Peggy Garvin’s article focuses on key speakers and significant issues, services and websites that hightlighted issues, initiatives and services significant to the government documents arena.
Peggy Garvin demonstrates the impact of the Plain Language in Government Communications Act of 2008 on the accessibility of content posted on e-government websites.
Peggy Garvin summarizes some interesting developments in the world of online U.S. government information.
Peggy Garvin reviews the new interface, new features and capabilities, and roster of participants on what has been dubbed “Regulations.gov 2.0,” released in December 2007 by OMB.
Peggy Garvin spotlights presentations on using government documents, by New York Times reporter Scott Shane and Washington Post research editor Alice Crites, at a recent joint meeting of the SLA Government Information Division and the ALA Government Documents Roundtable.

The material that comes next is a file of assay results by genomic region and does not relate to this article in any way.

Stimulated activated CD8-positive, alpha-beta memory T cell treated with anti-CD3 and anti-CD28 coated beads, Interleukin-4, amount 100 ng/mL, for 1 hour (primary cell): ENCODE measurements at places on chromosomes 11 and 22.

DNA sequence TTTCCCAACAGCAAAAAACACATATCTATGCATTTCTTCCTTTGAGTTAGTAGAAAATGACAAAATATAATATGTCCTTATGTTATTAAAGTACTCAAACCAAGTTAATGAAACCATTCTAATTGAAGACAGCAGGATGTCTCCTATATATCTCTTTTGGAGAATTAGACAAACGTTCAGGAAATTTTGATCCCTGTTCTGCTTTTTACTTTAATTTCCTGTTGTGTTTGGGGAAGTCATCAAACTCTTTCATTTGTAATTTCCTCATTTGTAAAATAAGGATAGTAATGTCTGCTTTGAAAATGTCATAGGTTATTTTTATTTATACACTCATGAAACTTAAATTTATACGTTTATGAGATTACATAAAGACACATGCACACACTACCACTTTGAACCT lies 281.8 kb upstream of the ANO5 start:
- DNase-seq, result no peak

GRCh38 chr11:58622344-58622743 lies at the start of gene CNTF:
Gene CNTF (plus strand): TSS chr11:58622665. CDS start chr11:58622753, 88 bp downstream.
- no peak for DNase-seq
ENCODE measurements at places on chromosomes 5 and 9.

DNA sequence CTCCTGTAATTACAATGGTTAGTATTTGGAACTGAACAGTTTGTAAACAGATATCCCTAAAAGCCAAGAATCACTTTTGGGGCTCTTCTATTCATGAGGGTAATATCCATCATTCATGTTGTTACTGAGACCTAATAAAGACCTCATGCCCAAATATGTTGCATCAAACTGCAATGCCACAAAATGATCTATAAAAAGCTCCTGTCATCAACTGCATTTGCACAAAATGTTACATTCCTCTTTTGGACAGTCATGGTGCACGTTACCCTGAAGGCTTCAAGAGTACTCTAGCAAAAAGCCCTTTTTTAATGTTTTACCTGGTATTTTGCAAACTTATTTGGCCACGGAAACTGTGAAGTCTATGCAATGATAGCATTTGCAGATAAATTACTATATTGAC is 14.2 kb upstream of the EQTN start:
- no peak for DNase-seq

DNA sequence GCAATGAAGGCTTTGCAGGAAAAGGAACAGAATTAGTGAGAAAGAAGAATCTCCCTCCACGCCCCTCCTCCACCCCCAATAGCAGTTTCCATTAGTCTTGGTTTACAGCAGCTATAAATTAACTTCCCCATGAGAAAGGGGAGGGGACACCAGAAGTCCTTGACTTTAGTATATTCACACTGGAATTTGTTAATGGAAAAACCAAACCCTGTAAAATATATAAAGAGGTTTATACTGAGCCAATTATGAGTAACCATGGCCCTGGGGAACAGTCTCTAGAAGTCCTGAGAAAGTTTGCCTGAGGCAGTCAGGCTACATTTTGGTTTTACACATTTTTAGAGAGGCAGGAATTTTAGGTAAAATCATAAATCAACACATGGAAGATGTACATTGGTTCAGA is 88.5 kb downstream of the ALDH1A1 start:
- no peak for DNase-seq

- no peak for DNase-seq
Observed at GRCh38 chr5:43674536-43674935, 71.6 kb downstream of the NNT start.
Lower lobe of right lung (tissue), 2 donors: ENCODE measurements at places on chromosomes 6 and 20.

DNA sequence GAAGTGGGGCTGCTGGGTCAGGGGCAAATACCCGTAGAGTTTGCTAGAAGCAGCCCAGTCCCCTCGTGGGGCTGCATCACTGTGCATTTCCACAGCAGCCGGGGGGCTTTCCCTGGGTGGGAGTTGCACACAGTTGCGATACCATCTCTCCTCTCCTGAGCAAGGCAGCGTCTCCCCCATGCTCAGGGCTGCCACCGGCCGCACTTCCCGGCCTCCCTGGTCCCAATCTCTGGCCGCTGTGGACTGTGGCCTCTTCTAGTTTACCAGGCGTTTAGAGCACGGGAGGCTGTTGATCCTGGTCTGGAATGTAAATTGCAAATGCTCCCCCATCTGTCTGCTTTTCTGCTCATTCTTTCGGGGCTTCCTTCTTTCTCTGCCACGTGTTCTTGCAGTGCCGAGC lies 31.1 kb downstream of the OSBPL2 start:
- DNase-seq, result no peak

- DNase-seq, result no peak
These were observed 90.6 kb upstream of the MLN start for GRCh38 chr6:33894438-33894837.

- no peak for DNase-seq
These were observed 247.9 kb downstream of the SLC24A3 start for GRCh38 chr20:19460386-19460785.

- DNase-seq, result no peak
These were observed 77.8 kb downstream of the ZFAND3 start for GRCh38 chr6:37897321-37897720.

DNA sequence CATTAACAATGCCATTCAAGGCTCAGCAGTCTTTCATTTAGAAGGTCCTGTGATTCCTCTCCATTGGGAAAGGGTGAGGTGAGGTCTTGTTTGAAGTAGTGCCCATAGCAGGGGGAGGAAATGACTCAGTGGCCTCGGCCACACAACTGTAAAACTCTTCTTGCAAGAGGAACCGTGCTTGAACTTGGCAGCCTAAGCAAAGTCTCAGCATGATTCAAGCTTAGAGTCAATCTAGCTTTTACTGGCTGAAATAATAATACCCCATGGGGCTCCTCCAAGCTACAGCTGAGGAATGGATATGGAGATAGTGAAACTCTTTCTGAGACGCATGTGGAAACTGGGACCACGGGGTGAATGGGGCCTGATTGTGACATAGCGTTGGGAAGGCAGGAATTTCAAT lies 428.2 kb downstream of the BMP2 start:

According to Scott A. Hodes, bringing a FOIA case often results in a more timely release of information, more information being released then the agency would have released if it wasn’t in litigation and more information going to the requester about agency decisions and withheld documents.
Paul Jenks offers insights into the procedures by which Congressional earmarks are used to inject opinions and priorities, great and small, into the governing process.
Various federal government agencies make canned “state profiles,” tables of data for a specific state, available on their sites. These tables are quick and easy, and Peggy Garvin demonstrates how to find them.
George Butterfield provides an overview of the new CBO website that hosts a wealth of government documents on health related issues.
For librarians and educators planning programs for Constitution Day, Peggy Garvin’s column links to a variety of web resources for online versions of the United States Constitution and related teaching materials.